Mother of 1084; Old Women; Breast Stories by Mahasweta Devi
Reviewed by Christopher Iacono

Mahasweta Devi is not only one of the most prolific Bengali authors, but she’s also an important activist. In fact, for Devi, the two seem to go together. As you can probably tell from the titles, she writes about women. . .

Read More >

Tristana
Tristana by Benito Pérez Galdós
Reviewed by Lori Feathers

The prolific Spanish author Benito Pérez Galdós wrote his short novel, Tristana, during the closing years of the nineteenth century, a time when very few options were available to women of limited financial means who did not want a husband.. . .

Read More >

The History of Silence
The History of Silence by Pedro Zarraluki
Reviewed by P. T. Smith

Pedro Zarraluki’s The History of Silence (trans. Nick Caistor and Lorenza García) begins with the narrator and his wife, Irene, setting out to write a book about silence, itself called The History of Silence: “This is the story of how. . .

Read More >

Flesh-Coloured Dominoes
Flesh-Coloured Dominoes by Zigmunds Skujiņš
Reviewed by P. T. Smith

There are plenty of reasons you can fail to find the rhythm of a book. Sometimes it’s a matter of discarding initial assumptions or impressions, sometimes of resetting oneself. Zigmunds Skujiņš’s Flesh-Coloured Dominoes was a defining experience in the necessity. . .

Read More >

Iraqi Nights
Iraqi Nights by Dunya Mikhail
Reviewed by Vincent Francone

In a culture that privileges prose, reviewing poetry is fairly pointless. And I’ve long since stopped caring about what the world reads and dropped the crusade to get Americans to read more poems. Part of the fault, as I’ve suggested. . .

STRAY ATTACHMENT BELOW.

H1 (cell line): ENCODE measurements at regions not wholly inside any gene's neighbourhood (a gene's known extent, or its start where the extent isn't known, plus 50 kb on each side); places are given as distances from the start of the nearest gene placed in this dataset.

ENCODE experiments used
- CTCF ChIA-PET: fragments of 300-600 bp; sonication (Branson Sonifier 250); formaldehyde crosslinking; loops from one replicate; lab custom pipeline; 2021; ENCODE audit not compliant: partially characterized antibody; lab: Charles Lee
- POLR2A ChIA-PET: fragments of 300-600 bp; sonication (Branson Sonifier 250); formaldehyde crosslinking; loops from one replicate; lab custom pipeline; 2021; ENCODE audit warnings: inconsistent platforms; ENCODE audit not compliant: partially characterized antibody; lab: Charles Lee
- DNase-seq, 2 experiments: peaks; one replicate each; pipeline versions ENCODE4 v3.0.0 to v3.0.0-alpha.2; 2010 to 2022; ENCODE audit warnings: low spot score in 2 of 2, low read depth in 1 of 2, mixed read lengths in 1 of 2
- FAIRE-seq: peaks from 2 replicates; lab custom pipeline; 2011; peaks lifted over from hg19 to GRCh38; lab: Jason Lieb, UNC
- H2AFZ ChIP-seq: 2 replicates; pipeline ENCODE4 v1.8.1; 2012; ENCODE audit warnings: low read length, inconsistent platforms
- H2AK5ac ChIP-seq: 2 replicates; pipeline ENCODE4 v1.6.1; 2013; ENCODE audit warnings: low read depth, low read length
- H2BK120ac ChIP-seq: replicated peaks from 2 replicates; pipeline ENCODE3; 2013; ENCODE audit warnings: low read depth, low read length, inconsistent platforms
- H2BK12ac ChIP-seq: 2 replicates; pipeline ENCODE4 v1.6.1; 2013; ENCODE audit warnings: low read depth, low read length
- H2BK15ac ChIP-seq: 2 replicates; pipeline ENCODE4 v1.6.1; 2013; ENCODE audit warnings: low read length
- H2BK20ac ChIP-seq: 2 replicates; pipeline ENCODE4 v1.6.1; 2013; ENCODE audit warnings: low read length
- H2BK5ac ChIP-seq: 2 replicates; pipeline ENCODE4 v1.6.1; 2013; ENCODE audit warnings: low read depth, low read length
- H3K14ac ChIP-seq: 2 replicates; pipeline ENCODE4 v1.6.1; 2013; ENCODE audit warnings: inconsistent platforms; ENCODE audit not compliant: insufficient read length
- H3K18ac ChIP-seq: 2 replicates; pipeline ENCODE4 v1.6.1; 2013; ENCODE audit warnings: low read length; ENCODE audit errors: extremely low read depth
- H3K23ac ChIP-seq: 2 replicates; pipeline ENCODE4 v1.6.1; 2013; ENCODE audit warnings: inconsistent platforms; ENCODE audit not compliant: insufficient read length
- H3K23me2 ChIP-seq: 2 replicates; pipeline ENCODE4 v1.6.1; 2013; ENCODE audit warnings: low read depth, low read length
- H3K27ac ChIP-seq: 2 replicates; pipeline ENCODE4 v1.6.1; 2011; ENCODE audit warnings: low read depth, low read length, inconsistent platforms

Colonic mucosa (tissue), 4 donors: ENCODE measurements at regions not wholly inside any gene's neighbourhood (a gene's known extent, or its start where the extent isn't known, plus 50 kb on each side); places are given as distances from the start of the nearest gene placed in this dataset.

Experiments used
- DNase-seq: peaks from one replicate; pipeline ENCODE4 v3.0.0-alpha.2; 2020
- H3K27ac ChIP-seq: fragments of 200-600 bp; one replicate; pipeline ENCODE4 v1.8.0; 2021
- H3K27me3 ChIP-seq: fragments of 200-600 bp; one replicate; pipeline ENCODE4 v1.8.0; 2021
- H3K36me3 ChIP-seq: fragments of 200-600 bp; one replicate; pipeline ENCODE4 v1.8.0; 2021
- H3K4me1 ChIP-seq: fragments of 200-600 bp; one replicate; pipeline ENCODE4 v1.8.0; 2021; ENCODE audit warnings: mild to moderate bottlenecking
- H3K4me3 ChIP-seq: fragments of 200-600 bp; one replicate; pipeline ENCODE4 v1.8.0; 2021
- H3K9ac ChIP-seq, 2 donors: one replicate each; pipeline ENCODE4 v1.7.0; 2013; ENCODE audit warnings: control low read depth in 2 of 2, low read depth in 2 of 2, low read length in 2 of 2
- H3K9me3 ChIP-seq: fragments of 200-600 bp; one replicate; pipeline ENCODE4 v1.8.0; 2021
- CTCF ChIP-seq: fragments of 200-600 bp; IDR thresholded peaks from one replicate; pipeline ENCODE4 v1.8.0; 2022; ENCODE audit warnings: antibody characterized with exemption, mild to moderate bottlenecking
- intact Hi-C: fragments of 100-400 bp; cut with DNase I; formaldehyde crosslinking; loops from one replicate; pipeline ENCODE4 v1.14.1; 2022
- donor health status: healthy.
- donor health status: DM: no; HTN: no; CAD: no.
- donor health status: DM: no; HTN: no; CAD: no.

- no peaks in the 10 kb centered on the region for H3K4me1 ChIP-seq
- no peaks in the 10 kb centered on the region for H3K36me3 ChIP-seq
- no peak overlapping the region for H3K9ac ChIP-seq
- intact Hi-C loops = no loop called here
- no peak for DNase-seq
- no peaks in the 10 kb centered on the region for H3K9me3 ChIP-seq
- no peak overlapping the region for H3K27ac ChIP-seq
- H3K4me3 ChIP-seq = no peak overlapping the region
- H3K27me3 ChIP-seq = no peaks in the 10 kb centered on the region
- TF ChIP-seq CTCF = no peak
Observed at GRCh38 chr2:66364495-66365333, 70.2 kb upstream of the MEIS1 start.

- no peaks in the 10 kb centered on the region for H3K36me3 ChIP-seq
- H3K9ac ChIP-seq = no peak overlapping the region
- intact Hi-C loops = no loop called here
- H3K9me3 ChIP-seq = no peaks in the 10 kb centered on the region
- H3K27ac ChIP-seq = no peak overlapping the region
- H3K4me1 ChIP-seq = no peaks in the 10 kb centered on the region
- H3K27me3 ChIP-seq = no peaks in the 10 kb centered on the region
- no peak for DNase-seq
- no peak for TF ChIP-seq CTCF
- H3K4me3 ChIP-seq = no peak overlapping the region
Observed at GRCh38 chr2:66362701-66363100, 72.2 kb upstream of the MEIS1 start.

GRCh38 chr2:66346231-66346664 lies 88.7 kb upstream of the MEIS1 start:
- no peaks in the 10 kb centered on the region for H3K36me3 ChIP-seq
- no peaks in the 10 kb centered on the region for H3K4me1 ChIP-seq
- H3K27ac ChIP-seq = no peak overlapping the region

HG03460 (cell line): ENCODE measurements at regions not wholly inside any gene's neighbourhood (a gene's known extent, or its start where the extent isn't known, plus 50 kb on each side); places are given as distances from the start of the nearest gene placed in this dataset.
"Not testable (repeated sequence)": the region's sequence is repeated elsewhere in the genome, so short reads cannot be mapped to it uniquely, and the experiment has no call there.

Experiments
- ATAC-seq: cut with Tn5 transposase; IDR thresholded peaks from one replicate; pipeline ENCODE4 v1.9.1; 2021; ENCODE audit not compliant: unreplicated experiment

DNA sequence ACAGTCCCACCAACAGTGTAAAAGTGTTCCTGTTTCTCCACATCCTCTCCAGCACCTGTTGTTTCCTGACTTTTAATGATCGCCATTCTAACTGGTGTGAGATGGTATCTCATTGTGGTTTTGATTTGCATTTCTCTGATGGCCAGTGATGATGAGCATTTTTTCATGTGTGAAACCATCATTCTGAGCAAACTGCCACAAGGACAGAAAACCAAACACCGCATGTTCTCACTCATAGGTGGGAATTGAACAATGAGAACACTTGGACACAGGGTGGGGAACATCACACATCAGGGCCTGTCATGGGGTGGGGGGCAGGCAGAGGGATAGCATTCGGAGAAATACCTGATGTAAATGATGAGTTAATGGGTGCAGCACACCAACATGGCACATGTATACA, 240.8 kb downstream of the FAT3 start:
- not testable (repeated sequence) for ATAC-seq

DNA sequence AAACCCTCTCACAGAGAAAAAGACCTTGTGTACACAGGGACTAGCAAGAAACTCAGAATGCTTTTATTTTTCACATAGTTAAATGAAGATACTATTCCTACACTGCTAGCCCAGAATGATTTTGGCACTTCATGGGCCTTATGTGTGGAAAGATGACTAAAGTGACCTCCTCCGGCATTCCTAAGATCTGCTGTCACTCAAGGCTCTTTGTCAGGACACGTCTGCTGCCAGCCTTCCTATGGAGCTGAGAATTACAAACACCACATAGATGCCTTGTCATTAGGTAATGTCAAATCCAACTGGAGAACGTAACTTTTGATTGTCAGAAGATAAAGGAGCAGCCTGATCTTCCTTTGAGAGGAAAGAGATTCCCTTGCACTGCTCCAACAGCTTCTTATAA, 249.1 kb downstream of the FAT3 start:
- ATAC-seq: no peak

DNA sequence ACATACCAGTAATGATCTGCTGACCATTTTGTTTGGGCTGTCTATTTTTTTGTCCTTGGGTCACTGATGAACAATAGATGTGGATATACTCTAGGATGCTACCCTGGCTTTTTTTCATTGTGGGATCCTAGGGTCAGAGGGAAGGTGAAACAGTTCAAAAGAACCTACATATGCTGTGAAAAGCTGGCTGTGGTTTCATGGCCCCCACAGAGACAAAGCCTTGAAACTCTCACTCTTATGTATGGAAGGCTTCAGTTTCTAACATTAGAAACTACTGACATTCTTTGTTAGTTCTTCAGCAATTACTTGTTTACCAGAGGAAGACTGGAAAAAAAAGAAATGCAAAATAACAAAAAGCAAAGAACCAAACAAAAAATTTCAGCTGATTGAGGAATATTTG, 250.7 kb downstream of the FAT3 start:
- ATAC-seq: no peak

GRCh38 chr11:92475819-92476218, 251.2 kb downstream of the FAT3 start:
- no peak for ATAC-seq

Read More >

Three-Light Years
Three-Light Years by Andrea Canobbio
Reviewed by Tiffany Nichols

I would like to pose the argument that it is rare for one to ever come across a truly passive protagonist in a novel. The protagonist (perhaps) of Three Light-Years, Claudio Viberti, is just that—a shy internist who lives in. . .

Read More >

The Little Horse
The Little Horse by Thorvald Steen
Reviewed by P. T. Smith

The last five days of the eleventh-century Icelandic politician, writer of sagas, and famous murder victim Snorri Sturleleson (the Norwegian spelling, Snorre, is preserved in the book) make up Thorvald Steen’s most recently translated historical fiction, The Little Horse. Murdered. . .

Read More >

Guys Like Me
Guys Like Me by Dominique Fabre
Reviewed by Peter Biello

We all know Paris, or at least we think we know it. The Eiffel Tower. The Latin Quarter. The Champs-Élysées. The touristy stuff. In Dominique Fabre’s novel, Guys Like Me, we’re shown a different side of Paris: a gray, decaying. . .

Read More >

Birth of a Bridge
Birth of a Bridge by Maylis de Kerangal
Reviewed by Christopher Iacono

One hundred pages into Birth of a Bridge, the prize-winning novel from French writer Maylis de Kerangal, the narrator describes how starting in November, birds come to nest in the wetlands of the fictional city of Coca, California, for three. . .

Read More >